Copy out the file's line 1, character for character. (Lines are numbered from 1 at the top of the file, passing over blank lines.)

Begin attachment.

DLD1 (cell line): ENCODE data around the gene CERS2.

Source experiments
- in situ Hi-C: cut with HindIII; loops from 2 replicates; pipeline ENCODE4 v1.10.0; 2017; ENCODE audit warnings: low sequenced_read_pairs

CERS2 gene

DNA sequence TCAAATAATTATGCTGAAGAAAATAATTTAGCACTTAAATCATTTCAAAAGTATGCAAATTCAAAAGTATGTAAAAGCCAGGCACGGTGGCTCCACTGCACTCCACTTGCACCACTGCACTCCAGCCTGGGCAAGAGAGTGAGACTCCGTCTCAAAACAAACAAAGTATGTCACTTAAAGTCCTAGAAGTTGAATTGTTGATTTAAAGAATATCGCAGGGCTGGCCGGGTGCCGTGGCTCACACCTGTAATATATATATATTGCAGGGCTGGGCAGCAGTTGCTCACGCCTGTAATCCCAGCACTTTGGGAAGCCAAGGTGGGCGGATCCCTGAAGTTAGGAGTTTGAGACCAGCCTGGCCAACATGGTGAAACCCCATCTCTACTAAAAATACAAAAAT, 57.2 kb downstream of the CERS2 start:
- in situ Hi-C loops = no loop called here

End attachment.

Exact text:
DLD1 (cell line): ENCODE data around the gene CERS2.